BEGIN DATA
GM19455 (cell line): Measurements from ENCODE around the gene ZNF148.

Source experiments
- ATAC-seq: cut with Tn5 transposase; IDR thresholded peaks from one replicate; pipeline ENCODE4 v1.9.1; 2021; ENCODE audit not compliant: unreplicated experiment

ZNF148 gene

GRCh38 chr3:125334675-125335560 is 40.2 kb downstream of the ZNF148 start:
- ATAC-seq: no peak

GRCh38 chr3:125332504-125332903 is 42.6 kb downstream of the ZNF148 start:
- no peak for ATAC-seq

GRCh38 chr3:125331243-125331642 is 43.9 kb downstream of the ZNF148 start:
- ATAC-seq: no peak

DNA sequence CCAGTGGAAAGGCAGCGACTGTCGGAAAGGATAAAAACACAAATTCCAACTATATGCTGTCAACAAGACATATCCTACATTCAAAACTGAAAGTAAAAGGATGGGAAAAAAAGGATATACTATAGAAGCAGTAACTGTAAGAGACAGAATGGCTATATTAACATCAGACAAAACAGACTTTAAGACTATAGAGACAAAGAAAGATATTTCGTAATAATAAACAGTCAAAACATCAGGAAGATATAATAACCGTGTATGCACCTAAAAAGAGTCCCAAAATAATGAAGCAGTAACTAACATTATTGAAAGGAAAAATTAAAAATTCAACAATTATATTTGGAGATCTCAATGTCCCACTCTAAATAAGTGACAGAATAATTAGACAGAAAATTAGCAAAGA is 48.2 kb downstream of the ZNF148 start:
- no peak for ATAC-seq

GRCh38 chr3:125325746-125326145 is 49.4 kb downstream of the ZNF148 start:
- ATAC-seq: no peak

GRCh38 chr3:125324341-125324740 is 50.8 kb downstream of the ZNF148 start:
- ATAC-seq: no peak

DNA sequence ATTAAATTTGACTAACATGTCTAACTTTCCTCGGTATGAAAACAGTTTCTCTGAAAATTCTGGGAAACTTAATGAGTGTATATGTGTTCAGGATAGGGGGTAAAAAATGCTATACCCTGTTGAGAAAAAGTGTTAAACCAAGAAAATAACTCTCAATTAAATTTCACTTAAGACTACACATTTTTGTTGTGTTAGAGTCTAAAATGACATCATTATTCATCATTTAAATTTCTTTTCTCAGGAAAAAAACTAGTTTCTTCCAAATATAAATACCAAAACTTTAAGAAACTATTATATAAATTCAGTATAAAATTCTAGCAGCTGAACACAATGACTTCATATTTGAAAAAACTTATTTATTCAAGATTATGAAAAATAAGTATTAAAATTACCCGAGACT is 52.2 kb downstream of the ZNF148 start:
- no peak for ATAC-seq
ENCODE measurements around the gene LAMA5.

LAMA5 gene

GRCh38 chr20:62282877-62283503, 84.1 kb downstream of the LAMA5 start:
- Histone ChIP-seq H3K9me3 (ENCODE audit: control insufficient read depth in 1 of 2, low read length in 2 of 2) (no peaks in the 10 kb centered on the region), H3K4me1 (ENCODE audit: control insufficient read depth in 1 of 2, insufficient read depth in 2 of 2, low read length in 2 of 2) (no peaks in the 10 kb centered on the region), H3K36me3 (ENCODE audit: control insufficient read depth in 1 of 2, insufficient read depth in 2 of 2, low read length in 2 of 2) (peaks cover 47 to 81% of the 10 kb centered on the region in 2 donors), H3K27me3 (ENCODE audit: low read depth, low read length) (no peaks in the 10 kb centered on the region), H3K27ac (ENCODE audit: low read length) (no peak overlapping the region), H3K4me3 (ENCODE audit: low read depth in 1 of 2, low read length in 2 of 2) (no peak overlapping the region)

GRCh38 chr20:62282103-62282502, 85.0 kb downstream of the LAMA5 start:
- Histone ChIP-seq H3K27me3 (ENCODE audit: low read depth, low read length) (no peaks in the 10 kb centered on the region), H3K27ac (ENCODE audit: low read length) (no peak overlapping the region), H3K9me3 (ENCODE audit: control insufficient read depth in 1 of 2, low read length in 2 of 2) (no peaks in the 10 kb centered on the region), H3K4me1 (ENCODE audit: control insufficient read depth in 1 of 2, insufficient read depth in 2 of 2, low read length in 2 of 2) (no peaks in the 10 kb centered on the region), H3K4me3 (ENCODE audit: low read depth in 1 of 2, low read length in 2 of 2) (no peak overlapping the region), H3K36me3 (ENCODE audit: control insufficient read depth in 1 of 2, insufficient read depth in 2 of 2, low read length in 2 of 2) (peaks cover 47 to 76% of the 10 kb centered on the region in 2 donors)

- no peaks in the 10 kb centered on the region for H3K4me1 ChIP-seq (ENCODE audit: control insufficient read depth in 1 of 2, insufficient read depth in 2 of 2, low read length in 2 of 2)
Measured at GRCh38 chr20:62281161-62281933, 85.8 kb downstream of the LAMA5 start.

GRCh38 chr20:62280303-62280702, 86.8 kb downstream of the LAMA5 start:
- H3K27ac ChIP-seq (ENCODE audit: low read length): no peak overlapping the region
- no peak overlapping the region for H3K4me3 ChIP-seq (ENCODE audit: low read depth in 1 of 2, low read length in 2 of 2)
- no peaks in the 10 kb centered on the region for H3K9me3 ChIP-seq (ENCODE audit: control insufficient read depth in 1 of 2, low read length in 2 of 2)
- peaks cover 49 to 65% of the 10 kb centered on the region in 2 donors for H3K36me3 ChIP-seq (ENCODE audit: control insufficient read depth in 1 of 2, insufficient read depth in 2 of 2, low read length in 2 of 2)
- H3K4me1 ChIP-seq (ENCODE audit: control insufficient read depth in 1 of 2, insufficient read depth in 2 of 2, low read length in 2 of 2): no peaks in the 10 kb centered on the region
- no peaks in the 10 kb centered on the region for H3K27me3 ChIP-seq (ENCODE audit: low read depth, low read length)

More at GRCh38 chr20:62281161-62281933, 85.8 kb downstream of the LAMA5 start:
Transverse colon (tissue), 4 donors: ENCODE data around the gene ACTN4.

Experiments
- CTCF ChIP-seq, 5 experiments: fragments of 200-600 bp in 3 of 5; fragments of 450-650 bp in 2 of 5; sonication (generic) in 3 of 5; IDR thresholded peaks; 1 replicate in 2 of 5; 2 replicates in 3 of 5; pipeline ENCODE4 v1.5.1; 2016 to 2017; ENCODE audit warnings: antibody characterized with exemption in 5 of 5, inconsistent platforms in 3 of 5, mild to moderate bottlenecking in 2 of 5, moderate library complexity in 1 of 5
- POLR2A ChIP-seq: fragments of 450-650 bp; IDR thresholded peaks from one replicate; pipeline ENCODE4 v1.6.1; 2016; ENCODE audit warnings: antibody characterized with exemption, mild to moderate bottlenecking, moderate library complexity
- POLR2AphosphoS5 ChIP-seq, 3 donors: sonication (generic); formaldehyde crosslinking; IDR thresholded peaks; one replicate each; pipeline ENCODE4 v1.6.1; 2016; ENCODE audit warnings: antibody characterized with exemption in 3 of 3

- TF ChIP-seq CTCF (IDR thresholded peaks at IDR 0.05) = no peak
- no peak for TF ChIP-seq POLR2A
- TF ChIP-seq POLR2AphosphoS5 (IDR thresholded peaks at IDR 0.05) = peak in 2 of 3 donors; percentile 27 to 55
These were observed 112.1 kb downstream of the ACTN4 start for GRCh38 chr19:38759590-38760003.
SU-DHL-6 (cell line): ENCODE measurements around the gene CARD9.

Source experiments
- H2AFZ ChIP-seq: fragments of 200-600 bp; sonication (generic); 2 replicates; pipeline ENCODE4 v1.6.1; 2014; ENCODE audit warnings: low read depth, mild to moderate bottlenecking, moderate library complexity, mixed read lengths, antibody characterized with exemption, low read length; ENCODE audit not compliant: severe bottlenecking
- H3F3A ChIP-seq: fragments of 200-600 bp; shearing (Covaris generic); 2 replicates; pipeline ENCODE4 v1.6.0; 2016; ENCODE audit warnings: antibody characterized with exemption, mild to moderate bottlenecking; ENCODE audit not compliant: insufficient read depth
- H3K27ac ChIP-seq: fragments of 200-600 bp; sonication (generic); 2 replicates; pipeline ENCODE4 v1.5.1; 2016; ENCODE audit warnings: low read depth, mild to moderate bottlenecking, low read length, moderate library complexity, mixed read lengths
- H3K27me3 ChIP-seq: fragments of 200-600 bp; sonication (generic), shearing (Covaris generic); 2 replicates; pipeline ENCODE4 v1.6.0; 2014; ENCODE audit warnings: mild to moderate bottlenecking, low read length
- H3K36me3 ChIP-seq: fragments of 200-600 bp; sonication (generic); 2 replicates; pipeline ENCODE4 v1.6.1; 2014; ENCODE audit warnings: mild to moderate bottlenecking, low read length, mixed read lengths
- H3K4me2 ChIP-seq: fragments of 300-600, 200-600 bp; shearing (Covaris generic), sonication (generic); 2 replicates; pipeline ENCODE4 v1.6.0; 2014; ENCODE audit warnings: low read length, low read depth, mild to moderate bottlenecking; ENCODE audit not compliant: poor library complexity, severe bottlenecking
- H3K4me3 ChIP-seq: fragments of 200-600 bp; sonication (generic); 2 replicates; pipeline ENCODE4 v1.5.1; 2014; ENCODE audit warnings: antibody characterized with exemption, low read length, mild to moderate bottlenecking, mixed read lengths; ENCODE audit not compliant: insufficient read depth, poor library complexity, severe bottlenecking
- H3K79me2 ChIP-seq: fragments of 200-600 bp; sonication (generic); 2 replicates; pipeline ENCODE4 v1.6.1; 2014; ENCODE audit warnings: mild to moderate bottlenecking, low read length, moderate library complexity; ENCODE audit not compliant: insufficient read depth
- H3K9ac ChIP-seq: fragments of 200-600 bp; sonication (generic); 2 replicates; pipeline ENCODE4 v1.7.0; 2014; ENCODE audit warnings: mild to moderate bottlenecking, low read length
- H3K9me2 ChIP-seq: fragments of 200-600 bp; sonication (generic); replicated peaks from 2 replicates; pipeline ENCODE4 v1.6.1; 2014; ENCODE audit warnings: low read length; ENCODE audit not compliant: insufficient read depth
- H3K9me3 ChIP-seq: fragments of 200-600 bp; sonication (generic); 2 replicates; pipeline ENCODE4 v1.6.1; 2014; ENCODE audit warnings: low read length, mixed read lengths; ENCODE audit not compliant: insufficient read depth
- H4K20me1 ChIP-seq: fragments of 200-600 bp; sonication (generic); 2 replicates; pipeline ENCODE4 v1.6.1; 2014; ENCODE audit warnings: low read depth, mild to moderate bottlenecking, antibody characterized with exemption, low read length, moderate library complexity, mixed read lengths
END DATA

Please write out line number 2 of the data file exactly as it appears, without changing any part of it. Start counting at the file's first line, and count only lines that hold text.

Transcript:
Source experiments